A California Highway Patrol captain filed a lawsuit today alleging he was punished for resisting pressure from his employer to find that an officer acted improperly in an altercation with a woman alongside the Santa Monica (10) Freeway last summer that a bystander captured on video.
Capt. Gregory Hammond, whose Los Angeles Superior Court lawsuit names the CHP, the state and CHP Commissioner Joseph Farrow, says the investigation was taken away from him when he resisted management’s orders and that he became the target of an administrative interrogation.
A CHP spokesman did not immediately reply to a request for comment.
The beating victim, Marlene Pinnock, received a $1.5 million settlement stemming from the actions of CHP Officer Daniel Andrew, who agreed to resign.
The July 1 incident was captured on cell phone video by David Diaz, a music producer who was driving along the freeway near La Brea Avenue and witnessed the altercation.
Hammond says he was ordered to attend a meeting shortly after the beating and told by CHP chiefs that there was “tremendous pressure” coming from Washington, D.C., and Gov. Jerry Brown’s office “to get this matter resolved favorably.”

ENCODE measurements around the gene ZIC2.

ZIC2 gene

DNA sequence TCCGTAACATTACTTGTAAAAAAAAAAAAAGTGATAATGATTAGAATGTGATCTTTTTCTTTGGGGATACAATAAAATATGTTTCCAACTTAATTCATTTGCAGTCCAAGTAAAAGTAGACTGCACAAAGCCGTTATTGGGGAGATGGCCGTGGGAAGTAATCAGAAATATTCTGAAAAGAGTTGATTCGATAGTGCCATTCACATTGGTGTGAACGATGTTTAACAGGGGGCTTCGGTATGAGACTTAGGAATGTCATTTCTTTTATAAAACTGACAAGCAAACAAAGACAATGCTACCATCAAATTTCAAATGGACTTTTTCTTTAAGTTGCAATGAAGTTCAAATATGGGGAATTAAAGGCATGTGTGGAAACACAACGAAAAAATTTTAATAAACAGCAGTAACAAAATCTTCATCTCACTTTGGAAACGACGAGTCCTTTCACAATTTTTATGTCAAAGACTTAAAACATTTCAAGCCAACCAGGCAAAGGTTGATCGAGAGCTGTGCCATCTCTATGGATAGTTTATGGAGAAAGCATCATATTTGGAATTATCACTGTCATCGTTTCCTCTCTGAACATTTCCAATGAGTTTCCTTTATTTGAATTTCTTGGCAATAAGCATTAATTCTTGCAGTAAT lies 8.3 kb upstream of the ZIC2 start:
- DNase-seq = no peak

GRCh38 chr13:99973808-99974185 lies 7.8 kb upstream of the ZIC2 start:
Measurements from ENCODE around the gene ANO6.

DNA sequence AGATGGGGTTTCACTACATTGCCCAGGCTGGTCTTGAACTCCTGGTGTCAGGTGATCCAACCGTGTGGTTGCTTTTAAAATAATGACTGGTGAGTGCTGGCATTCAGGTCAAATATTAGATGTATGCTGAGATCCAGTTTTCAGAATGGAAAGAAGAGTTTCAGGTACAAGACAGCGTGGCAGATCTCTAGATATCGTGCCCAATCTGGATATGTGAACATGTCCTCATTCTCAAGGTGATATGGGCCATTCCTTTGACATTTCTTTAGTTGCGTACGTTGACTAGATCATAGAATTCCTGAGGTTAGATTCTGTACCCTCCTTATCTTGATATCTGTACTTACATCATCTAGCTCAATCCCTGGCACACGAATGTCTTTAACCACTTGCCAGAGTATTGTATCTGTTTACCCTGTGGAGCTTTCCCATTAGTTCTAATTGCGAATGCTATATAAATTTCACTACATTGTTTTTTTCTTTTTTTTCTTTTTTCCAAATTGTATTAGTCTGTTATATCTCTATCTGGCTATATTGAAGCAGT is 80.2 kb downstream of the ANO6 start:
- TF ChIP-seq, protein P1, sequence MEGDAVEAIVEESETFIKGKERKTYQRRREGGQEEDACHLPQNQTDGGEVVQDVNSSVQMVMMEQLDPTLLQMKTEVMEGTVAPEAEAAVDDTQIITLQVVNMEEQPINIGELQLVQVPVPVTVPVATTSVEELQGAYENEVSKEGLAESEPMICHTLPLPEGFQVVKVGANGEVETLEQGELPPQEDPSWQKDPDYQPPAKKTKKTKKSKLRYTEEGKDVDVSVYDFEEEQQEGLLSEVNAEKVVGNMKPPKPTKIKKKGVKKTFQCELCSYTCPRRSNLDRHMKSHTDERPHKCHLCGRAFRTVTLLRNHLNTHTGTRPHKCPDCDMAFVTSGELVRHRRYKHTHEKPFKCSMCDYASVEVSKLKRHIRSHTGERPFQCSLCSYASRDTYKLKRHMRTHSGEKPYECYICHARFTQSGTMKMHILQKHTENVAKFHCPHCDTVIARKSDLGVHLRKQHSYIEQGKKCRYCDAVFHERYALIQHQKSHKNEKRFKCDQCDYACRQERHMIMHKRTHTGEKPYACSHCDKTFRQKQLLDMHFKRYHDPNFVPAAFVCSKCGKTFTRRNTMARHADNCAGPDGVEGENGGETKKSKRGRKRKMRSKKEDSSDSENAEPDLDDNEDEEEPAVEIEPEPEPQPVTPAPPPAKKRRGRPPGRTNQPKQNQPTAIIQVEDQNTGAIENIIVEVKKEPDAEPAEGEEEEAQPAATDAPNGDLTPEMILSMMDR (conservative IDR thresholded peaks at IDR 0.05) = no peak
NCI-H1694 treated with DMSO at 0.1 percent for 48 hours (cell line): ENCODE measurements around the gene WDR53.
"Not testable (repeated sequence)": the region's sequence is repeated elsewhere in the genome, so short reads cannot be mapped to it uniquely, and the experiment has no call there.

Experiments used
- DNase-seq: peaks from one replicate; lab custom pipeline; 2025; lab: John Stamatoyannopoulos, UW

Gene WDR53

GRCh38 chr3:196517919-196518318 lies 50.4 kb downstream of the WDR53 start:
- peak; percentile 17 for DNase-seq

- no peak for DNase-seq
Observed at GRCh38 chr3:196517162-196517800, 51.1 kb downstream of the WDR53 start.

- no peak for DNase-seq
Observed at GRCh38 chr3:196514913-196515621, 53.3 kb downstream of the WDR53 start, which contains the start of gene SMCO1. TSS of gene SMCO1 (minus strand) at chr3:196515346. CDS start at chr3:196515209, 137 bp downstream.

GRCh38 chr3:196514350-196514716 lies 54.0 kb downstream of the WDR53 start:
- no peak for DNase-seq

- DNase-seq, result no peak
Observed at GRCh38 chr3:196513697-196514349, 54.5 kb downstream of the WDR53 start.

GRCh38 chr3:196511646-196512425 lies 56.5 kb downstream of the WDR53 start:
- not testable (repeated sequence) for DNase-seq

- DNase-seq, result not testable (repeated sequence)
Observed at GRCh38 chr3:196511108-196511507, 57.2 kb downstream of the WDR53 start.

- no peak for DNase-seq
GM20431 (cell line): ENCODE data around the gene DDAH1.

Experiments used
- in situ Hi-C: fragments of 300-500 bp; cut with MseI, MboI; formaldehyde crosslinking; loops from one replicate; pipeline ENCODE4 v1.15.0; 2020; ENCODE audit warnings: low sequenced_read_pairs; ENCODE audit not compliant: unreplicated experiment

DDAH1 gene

Hammond claimes he was told, “We want you with us on this and we hope you know what you have to do.”
The meaning of the statement was clear that the commissioner wanted to fire Andrew and desired that Hammond “skew the investigation in favor of the desired result regardless of the facts,” the lawsuit alleges.
Hammond told the chiefs that he could not support firing Andrew if the facts did not warrant him losing his job, according to the lawsuit. Hammond says he has been denied promotions and a loss to his reputation as a result.
He went on stress leave in August and returned to duty in November, according to the lawsuit, which alleges notices of interrogation are used by CHP management to keep subordinates “in line” and that the process was used against him in the same manner.